[FILM] Netflix’s Fullmetal Alchemist trilogy

Nothing’s perfect, the world’s not perfect, but it’s there for us, trying the best it can. That’s what makes it so damn beautiful.

Fullmetal Alchemist: Brotherhood

I don’t even know where to begin. To disclose, I am a hardcore fan of Hiromu Arakawa’s Fullmetal Alchemist Brotherhood series. I love the originality of the plot, the growth of the characters and the synergy they had. I must also confess that the anime actually tops the list of my all-time favourite anime list and Colonel Roy Mustang is my favourite anime character of all-time.

So let’s just say that I was disappointed and even concerned when I heard news of the Netflix’s live-action movie adaptation. Anime is nice to watch precisely because its animations allow for insanely beautiful and wild alternate universes that just wouldn’t make sense even with the best CGI.

And I was right.

The Netflix trilogy attempted to squeeze 108 manga chapters into three 2hr-long films: Fullmetal Alchemist; Fullmetal Alchemist: The Revenge of Scar; and Fullmetal Alchemist: The Final Alchemy. You would have thought that the writers would omit some irrelevant parts and skip to the main action, but you’re wrong. This trilogy had the whole Nina incident (sobs), death of Maes Hughes by ‘Roy’, and even the iconic whole Father-absorbing-Sun scene that caught my attention when I was still very young.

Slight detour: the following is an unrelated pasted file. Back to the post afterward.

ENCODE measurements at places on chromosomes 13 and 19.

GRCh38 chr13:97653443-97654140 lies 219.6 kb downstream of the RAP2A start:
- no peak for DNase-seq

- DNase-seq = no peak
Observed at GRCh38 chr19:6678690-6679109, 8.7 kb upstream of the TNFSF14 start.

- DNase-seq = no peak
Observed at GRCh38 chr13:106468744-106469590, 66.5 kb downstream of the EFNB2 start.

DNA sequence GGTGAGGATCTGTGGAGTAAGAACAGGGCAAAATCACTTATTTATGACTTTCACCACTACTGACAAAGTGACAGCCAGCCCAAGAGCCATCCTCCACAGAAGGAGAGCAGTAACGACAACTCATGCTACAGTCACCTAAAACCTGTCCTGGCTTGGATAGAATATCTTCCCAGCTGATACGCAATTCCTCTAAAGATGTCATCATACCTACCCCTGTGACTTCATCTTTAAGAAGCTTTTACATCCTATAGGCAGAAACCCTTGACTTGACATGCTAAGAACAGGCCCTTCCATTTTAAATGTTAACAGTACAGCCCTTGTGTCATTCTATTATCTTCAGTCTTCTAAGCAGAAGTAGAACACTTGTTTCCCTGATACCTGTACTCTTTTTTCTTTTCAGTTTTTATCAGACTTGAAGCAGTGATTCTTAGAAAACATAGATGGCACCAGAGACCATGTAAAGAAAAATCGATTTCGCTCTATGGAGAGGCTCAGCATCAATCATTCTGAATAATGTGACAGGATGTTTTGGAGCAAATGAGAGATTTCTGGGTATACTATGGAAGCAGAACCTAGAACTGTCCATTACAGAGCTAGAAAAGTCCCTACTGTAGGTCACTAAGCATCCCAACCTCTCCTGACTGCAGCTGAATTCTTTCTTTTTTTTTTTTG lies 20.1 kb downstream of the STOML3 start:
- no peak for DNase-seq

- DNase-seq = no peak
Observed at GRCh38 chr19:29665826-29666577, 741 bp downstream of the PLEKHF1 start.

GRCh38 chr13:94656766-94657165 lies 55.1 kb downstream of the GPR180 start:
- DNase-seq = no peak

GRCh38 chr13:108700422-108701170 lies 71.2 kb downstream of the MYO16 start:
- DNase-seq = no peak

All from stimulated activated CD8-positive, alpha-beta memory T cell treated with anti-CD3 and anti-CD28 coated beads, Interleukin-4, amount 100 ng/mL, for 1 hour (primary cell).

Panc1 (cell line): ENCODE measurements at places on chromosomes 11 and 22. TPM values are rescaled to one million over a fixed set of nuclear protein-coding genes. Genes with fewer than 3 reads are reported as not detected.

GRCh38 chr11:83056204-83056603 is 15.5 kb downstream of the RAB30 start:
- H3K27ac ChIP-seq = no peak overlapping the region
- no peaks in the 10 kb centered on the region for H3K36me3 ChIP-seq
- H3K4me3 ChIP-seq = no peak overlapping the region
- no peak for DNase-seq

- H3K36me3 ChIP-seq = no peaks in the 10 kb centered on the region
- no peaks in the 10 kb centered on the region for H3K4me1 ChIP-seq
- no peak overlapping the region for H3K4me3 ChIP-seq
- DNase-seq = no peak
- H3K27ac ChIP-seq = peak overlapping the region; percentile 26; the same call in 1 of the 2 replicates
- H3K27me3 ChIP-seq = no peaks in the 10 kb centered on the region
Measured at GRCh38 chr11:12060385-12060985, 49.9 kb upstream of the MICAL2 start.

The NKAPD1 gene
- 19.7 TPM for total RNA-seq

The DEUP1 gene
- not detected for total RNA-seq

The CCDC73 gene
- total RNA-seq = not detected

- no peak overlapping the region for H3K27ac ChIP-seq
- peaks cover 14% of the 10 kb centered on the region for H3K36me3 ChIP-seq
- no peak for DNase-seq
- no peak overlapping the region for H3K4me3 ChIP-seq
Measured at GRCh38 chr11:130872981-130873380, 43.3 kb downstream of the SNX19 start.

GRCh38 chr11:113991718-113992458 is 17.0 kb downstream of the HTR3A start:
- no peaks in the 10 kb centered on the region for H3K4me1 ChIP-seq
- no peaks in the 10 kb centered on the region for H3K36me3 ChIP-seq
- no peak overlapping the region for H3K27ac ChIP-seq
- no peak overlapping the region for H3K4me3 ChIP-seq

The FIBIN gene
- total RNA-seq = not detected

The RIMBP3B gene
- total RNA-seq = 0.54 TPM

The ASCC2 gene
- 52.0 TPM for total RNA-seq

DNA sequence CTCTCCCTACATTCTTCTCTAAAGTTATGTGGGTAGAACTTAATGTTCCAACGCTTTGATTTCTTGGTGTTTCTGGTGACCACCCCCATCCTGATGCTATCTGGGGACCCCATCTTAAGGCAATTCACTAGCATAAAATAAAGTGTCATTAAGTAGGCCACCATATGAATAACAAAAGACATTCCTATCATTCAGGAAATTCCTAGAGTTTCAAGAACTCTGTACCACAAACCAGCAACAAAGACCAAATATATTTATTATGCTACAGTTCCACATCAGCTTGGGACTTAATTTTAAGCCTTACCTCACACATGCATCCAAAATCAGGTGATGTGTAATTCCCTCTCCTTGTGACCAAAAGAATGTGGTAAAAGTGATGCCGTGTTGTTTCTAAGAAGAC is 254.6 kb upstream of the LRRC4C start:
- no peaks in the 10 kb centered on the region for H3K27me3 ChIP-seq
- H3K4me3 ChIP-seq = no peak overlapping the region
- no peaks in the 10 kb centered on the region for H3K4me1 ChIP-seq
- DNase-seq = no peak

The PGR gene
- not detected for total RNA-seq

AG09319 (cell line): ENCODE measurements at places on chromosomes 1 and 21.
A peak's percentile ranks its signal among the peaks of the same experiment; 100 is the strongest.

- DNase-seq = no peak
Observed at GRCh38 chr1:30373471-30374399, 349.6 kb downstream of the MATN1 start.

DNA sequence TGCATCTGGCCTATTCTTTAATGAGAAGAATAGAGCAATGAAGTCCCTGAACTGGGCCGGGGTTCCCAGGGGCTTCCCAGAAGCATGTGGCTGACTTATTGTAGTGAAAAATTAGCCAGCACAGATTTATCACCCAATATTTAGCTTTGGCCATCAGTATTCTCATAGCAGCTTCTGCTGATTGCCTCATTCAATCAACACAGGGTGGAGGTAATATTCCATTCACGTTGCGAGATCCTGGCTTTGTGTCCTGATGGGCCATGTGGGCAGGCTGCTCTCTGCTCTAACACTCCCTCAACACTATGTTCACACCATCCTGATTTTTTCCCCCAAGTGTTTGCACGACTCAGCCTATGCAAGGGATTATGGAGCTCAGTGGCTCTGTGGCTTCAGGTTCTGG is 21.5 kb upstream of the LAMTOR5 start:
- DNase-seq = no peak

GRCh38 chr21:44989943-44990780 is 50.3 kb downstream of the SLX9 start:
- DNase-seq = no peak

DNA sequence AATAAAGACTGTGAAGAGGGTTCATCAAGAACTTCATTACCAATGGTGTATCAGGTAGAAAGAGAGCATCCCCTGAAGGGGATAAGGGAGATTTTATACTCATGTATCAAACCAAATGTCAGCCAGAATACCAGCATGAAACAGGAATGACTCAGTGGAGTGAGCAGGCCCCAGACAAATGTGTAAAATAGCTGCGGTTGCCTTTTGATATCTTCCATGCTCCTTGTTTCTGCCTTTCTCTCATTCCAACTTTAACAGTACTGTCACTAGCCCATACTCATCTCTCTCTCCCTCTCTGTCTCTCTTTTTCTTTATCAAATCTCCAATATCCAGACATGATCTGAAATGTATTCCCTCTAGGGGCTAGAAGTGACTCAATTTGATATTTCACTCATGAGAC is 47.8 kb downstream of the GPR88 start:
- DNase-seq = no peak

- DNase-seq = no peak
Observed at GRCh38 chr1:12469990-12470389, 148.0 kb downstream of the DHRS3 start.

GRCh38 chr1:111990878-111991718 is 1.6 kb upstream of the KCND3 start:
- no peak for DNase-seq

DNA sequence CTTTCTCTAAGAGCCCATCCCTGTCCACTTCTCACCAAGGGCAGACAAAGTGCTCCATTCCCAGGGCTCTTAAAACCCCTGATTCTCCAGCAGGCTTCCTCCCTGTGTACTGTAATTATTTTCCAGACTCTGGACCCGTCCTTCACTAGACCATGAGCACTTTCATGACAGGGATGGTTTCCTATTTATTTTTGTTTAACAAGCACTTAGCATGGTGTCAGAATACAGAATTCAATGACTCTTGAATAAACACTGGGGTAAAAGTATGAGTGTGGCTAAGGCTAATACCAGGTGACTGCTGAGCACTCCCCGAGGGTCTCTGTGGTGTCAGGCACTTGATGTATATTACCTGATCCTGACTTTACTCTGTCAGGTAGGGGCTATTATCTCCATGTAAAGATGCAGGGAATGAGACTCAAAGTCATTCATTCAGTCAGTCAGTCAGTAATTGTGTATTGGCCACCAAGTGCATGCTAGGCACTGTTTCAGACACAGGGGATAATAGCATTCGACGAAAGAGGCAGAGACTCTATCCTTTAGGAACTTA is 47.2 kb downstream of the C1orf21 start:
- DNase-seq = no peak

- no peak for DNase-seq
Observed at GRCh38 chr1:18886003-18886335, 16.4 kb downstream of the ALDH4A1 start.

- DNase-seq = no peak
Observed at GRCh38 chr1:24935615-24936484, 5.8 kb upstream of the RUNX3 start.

To be lenient, maybe the adaptation of the arcs weren’t the worst crime Envy’s shot at the Ishval boy; it was the pacing. Not just in one but in all of the films, you’d notice that the film had almost no linkages between scenes. At one moment we are at Resembool and in the next scene, we are at Central – without having watched the anime or read the manga, it is utterly impossible to understand what is going on. The first film only covered up till Maes Hughes’ death and the second was just on Scar (and Greed so on). The entire Briggs arc and Promised Day arc were lumped in the third movie and suddenly the whole gang including Olivier, Sloth, Buccaneer turned up. While it was a heartwarming sight to see the reunion of this cast, I felt that the pacing could be better improved. Even better, have an entire film for Briggs.

But the films aren’t that bad. The mise-en-scene is stunning and the casting of Edward Elric (played by Ryosuke Yamada) and King Bradley (played by Hiroshi Tachi) were on-point and fitted the characters well. Meanwhile I found the actors for Roy Mustang, May Chang (it is like an adult playing a young girl!) and Winry Rockbell to be super off. The Flame Alchemist is known for his goofy demeanor but in this trilogy, he doesn’t even smile once or attempt to annoy Edward.

I mean…it is a show for the fans and not for serious viewers trying to explore the Fullmetal Alchemist story. It is a beautiful homage with excellent props, costume and setting but the pacing needs serious work. Not a film for fussy ones.

The whole trilogy is now out on Netflix.

Rating: 1.5 out of 3.

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